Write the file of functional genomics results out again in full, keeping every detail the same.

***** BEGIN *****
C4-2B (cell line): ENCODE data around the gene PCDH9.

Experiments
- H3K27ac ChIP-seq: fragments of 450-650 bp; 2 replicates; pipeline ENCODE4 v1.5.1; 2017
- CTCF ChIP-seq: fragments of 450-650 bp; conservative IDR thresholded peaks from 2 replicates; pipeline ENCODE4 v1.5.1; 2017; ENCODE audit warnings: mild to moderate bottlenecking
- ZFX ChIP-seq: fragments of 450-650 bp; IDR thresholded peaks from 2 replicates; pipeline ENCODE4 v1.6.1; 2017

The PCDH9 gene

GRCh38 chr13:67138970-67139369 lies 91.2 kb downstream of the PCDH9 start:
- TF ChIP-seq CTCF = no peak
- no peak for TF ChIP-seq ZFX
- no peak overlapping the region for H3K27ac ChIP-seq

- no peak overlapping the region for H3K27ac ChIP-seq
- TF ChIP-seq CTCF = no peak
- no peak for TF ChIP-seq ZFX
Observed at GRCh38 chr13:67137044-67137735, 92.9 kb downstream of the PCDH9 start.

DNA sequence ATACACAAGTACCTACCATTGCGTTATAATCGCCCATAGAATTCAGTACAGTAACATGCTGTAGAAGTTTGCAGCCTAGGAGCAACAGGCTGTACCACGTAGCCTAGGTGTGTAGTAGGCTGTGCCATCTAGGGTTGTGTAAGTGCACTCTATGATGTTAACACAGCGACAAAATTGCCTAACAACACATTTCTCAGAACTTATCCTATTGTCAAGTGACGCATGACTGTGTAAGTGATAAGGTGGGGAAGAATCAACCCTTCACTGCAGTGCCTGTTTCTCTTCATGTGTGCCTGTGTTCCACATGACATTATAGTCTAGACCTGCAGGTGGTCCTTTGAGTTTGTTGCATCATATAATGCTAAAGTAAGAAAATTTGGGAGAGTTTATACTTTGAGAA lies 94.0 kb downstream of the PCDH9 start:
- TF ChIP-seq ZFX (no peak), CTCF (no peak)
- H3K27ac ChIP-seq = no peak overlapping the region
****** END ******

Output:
C4-2B (cell line): ENCODE data around the gene PCDH9.

Experiments
- H3K27ac ChIP-seq: fragments of 450-650 bp; 2 replicates; pipeline ENCODE4 v1.5.1; 2017
- CTCF ChIP-seq: fragments of 450-650 bp; conservative IDR thresholded peaks from 2 replicates; pipeline ENCODE4 v1.5.1; 2017; ENCODE audit warnings: mild to moderate bottlenecking
- ZFX ChIP-seq: fragments of 450-650 bp; IDR thresholded peaks from 2 replicates; pipeline ENCODE4 v1.6.1; 2017

The PCDH9 gene

GRCh38 chr13:67138970-67139369 lies 91.2 kb downstream of the PCDH9 start:
- TF ChIP-seq CTCF = no peak
- no peak for TF ChIP-seq ZFX
- no peak overlapping the region for H3K27ac ChIP-seq

- no peak overlapping the region for H3K27ac ChIP-seq
- TF ChIP-seq CTCF = no peak
- no peak for TF ChIP-seq ZFX
Observed at GRCh38 chr13:67137044-67137735, 92.9 kb downstream of the PCDH9 start.

DNA sequence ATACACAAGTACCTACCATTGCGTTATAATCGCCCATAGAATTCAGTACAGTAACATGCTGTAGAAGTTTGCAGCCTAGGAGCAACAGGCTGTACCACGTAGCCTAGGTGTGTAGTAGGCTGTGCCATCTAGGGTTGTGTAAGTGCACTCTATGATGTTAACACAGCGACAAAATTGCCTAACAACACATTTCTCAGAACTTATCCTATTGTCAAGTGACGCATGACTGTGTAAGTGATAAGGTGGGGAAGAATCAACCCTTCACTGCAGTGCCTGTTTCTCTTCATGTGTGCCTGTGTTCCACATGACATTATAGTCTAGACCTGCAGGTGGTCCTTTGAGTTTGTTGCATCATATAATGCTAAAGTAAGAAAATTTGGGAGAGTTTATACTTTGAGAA lies 94.0 kb downstream of the PCDH9 start:
- TF ChIP-seq ZFX (no peak), CTCF (no peak)
- H3K27ac ChIP-seq = no peak overlapping the region